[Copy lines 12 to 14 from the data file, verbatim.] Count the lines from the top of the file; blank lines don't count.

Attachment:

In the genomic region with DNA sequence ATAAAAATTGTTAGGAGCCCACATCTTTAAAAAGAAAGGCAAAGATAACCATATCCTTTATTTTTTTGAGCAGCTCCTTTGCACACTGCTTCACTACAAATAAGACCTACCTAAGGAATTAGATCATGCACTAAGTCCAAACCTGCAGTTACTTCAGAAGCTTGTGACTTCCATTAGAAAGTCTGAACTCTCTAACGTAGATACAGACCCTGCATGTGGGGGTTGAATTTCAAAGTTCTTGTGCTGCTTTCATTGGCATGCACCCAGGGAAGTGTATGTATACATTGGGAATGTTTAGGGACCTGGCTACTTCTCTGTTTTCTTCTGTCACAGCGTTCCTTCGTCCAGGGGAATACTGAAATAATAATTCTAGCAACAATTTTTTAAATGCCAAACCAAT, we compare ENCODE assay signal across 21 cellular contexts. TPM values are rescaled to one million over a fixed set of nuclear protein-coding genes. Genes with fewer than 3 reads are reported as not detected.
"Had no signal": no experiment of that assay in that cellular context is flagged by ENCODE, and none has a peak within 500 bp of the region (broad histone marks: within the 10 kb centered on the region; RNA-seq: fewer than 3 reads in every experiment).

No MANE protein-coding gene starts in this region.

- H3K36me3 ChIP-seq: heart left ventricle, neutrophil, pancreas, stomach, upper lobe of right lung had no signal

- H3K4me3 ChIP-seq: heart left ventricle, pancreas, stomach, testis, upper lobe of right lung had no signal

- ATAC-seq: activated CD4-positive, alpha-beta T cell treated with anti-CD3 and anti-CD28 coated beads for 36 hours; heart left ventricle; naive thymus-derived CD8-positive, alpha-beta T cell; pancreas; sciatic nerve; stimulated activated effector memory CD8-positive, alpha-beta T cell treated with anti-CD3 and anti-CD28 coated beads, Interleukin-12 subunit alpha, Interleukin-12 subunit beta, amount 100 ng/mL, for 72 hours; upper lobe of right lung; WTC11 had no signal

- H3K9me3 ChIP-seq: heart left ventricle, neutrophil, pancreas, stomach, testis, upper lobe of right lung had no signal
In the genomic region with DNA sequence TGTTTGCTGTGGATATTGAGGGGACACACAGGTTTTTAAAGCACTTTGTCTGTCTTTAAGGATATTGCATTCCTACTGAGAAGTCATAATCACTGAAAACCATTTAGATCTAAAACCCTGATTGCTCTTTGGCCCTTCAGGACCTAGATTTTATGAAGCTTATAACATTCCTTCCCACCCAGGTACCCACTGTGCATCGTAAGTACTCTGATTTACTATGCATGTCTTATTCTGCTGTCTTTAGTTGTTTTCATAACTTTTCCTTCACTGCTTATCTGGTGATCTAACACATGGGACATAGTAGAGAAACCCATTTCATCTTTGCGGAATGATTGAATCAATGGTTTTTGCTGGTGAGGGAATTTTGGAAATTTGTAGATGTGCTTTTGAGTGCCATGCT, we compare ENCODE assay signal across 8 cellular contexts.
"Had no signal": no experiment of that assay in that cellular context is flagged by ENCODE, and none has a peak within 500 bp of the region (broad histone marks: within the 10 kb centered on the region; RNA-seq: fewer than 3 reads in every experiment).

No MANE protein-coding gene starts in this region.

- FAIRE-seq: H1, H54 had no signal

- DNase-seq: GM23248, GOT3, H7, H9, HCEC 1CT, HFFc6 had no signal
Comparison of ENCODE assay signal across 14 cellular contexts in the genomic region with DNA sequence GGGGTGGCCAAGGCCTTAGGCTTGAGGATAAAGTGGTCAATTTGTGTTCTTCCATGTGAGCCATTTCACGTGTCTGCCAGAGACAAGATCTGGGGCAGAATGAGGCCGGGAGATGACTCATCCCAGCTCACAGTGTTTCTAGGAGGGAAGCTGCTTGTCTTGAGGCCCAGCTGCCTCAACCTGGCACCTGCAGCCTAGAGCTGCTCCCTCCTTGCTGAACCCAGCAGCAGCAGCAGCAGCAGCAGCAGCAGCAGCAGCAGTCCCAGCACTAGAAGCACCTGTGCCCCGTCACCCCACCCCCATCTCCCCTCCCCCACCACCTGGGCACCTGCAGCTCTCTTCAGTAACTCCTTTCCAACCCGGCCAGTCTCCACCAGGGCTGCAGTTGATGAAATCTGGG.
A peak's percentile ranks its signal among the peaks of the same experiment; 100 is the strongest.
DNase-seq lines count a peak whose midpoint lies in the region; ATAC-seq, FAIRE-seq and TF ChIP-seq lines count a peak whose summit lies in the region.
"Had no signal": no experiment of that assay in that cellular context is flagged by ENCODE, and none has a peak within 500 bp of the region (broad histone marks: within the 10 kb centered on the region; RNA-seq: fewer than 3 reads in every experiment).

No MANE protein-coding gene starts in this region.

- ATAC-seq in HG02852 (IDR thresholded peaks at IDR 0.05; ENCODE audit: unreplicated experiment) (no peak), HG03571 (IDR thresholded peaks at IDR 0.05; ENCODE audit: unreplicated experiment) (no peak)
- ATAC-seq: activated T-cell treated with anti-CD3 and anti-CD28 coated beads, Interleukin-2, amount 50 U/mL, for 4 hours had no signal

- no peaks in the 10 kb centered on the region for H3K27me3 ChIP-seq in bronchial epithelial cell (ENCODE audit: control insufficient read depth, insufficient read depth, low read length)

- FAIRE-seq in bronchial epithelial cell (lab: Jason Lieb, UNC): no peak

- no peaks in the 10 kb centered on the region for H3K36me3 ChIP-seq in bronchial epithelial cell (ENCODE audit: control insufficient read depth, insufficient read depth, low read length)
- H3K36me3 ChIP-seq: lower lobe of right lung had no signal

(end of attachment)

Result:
- DNase-seq: GM23248, GOT3, H7, H9, HCEC 1CT, HFFc6 had no signal
Comparison of ENCODE assay signal across 14 cellular contexts in the genomic region with DNA sequence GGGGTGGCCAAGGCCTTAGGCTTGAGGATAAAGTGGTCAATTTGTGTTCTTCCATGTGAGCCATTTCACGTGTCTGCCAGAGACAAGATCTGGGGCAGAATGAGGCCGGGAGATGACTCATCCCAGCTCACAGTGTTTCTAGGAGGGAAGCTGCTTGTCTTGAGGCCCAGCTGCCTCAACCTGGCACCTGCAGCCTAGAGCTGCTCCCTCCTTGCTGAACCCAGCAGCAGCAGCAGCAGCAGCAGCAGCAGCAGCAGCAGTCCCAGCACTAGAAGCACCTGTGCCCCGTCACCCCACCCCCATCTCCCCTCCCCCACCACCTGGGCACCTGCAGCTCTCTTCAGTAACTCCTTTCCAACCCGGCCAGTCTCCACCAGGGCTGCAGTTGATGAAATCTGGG.
A peak's percentile ranks its signal among the peaks of the same experiment; 100 is the strongest.